Monitoring and Assessment

Assessment and monitoring of the environment is an essential requirement for the sustainable management of natural resource, environmental protection, food security, humanitarian programmes, social and economic development as well as dealing with issues related to climate change.

To be able to attribute the causes of climate change, analyse the potential impacts, evaluate the adaptation options and enable the characterization of extreme events such as flood, droughts and heat waves, globally consistent monitoring need to be undertaken. Such information is also an important prerequisite in the development and implementation of international agreements related to mitigation issues such as incentives in Reducing Emissions from Deforestation and Degradation (REDD).


FAO supports and undertakes a number of monitoring and assessment activities. For examples, FAO works actively and globally in partnership with, currently, 55 countries to improve and establish long-term and robust monitoring systems of forest, based on systematic field sampling and data collection. At international level, FAO supports countries to report to the Global Forest Resources Assessments (FRA), which is the leading global reporting process on forests, their management and use. In addition FAO continues to work in close collaboration with its member countries to help them to meet their international requirements and obligations such as forest carbon reporting. At national level, FAO has been engaged in assessments of climate change impact on crop yields and food security and capacity building for climate change adaptation.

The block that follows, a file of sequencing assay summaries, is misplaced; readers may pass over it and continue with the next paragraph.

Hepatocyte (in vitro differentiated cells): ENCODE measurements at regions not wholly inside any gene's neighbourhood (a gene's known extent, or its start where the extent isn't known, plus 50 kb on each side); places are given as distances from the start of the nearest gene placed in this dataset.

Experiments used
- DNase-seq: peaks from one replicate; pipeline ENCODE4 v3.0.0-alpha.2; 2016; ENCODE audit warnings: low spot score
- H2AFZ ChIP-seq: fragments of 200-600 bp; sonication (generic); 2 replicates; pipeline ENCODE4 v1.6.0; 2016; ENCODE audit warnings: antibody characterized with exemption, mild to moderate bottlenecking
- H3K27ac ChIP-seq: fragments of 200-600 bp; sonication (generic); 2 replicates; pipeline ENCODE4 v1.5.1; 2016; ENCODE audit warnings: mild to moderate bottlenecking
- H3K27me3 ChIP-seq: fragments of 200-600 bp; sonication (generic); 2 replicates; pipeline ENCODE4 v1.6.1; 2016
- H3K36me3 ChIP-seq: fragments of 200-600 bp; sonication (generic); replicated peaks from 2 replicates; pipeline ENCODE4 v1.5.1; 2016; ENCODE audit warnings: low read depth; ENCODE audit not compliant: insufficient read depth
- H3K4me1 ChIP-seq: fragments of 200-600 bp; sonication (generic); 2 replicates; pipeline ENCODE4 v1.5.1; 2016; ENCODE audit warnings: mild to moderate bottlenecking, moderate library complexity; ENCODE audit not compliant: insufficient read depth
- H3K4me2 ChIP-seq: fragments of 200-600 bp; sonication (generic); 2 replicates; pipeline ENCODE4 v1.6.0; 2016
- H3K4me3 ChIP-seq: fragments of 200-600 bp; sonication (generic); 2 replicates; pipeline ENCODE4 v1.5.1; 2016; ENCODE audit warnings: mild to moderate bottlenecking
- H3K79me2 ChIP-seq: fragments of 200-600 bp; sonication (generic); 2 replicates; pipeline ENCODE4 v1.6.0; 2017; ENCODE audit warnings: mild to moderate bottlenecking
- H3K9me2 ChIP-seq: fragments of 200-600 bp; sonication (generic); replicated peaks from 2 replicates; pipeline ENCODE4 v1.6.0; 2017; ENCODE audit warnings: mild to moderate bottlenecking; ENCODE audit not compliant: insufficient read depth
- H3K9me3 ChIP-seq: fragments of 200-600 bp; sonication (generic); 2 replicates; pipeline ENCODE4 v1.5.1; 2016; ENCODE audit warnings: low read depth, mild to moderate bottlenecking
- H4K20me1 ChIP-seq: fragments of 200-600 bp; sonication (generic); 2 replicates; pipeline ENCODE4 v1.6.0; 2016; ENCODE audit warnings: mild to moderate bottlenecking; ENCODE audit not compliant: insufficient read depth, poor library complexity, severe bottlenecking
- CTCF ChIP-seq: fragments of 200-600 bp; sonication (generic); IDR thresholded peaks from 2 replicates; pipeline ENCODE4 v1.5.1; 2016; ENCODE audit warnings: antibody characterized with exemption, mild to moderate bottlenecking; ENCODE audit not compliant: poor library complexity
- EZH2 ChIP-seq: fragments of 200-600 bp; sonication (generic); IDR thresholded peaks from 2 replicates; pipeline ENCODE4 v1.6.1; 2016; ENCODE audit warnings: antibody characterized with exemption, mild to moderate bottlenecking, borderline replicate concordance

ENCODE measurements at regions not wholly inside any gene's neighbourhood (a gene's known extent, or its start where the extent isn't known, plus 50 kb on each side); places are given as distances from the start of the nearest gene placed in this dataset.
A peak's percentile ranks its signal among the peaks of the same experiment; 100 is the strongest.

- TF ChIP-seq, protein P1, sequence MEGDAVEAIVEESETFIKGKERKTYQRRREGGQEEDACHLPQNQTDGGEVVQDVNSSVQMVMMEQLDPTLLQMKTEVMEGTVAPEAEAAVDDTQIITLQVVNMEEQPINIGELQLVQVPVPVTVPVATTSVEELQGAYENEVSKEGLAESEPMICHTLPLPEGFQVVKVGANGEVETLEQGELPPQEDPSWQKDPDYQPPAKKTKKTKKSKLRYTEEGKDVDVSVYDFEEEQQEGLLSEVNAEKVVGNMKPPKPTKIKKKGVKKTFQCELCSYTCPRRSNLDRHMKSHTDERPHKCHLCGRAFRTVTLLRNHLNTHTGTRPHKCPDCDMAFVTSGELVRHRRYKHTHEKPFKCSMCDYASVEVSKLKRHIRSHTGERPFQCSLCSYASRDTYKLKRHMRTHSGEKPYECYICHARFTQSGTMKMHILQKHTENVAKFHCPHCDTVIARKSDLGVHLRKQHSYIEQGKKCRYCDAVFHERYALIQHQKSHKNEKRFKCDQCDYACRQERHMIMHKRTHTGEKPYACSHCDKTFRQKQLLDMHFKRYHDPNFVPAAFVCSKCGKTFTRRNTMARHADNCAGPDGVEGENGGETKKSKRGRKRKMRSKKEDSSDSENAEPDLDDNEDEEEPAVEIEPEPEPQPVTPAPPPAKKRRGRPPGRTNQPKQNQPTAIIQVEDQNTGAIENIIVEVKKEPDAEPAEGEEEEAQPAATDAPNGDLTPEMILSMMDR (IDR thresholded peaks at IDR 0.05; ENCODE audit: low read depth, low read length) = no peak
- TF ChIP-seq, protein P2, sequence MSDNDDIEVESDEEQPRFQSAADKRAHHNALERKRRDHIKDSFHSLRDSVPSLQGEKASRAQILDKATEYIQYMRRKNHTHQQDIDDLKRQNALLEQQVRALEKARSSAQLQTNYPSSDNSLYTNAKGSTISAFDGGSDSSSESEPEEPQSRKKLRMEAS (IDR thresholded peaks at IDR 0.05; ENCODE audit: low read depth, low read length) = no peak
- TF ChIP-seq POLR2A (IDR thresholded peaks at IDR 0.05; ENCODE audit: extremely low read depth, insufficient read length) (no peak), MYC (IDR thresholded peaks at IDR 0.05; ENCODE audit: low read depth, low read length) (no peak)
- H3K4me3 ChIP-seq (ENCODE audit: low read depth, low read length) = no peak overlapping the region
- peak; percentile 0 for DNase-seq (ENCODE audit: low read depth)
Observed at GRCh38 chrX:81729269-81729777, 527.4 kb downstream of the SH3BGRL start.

FAO also undertakes a number of land cover mapping initiatives, including the assessment and monitoring of land cover change, through a number of programmes and initiatives (e.g. the Global Land Cover Network (GLCN). FAO is also supporting the development of standards (such as the Land Cover Classification System – LCCS) which are required to ensure harmonization of data and the development of regional and global data sets. Other important monitoring activities are also undertaken for fire and water availability.

In addition, FAO hosts the Global Terrestrial Observing System (GTOS) which has the mandate to improve the quality, coverage and accessibility of terrestrial ecosystem data required to detect, quantify, understand and warn of changes in ecosystem. In particular GTOS supports the implementation of the 13 terrestrial Essential Climate Variables which have been identified as fundamental observations required by the UNFCCC to achieve its objectives.


last updated:  Wednesday, December 5, 2012